Furthermore, as the evening continued, President Obama spoke to the nation from the White House about the decision of the grand jury in Ferguson, Missouri. Christians trying to understand what is at stake in this very sad spectacle should pay particular attention to President Obama’s comments. The president stated,

“As you know, a few moments ago, the grand jury deliberating the death of Michael Brown issued its decision. It’s an outcome that, either way, was going to be subject of intense disagreement not only in Ferguson, but across America. So I want to just say a few words suggesting how we might move forward.”

In one of his most important public statements to date, President Obama continued saying,

“First and foremost, we are a nation built on the rule of law. And so we need to accept that this decision was the grand jury’s to make. There are Americans who agree with it, and there are Americans who are deeply disappointed, even angry. It’s an understandable reaction. But I join Michael’s parents in asking anyone who protests this decision to do so peacefully. Let me repeat Michael’s father’s words: ‘Hurting others or destroying property is not the answer. No matter what the grand jury decides, I do not want my son’s death to be in vain. I want it to lead to incredible change, positive change, change that makes the St. Louis region better for everyone.’  Michael Brown’s parents have lost more than anyone. We should be honoring their wishes.”

As the president continued his remarks, he turned to address law enforcement officials saying,

“I also appeal to the law enforcement officials in Ferguson and the region to show care and restraint in managing peaceful protests that may occur. Understand, our police officers put their lives on the line for us every single day. They’ve got a tough job to do to maintain public safety and hold accountable those who break the law. As they do their jobs in the coming days, they need to work with the community, not against the community, to distinguish the handful of people who may use the grand jury’s decision as an excuse for violence—distinguish them from the vast majority who just want their voices heard around legitimate issues in terms of how communities and law enforcement interact.”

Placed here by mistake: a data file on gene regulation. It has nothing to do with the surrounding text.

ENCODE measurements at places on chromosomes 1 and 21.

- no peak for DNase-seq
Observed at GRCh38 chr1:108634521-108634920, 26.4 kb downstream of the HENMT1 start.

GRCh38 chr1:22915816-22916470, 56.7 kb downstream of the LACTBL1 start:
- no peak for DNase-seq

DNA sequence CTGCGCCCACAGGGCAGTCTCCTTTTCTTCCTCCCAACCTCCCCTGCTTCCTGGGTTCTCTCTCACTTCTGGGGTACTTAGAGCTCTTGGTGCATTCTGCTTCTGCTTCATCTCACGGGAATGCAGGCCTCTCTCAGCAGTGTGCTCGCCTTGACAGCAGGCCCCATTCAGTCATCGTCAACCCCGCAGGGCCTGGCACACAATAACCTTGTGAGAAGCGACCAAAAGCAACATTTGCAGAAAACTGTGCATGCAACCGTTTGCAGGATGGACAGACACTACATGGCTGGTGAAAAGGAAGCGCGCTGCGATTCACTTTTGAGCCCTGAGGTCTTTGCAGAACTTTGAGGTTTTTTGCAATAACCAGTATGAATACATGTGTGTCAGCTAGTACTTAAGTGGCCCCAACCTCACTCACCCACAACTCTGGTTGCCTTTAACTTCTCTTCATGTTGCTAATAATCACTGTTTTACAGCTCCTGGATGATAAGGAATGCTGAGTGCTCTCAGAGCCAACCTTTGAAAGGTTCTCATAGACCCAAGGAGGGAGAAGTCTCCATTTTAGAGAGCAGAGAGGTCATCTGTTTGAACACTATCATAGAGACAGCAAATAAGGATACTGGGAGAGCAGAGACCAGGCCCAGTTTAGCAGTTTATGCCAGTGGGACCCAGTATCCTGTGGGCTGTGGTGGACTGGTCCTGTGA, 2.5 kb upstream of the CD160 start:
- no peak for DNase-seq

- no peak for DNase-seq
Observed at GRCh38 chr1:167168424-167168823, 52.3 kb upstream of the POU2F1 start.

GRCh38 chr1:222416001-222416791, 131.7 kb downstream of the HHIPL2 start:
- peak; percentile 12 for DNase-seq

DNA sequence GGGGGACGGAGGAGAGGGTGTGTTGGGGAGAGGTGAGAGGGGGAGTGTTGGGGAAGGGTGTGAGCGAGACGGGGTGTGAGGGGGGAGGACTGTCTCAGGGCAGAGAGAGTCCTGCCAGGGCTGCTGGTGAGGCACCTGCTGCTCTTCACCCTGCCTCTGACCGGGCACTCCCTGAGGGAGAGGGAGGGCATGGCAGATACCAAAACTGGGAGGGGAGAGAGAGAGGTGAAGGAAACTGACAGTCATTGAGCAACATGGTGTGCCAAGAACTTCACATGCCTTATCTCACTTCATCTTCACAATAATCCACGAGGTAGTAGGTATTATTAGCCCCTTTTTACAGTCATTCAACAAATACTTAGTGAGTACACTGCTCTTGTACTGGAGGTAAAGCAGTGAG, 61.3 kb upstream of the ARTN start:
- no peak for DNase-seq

Finally, the president said,

“We need to recognize that the situation in Ferguson speaks to broader challenges that we still face as a nation.”

The president’s comments were restrained and responsible. As a matter of fact, it’s hard to imagine a more suitable and responsible set of comments for a president to make—much less the nation’s first elected African-American president.

For the rest of the post…

August 15, 2014

Pray for FergusonIt’s hard to know how to respond to everything we see in the 24-hour news cycle. News, commentaries, social media, and television report hundreds of injustices (and thousands still go unreported). How do we choose which ones to engage?

Honestly, it can be numbing at times, if not daily. Terrible stuff happens all across the globe every minute — and as it was once said, “We have more on our plates than we can say grace over.”

On top of that, we’re prone to respond to things that we feel relate more to our own lives. So when we receive news that’s far removed from us, we emotionally disconnect. It’s understandable considering how much comes at us constantly. Many of us don’t respond in the grief and outrage that actually fits with the news of infanticide in Third-World countries or Christian persecution in the Middle East. We care, at least in principle, but it’s just not a core concern.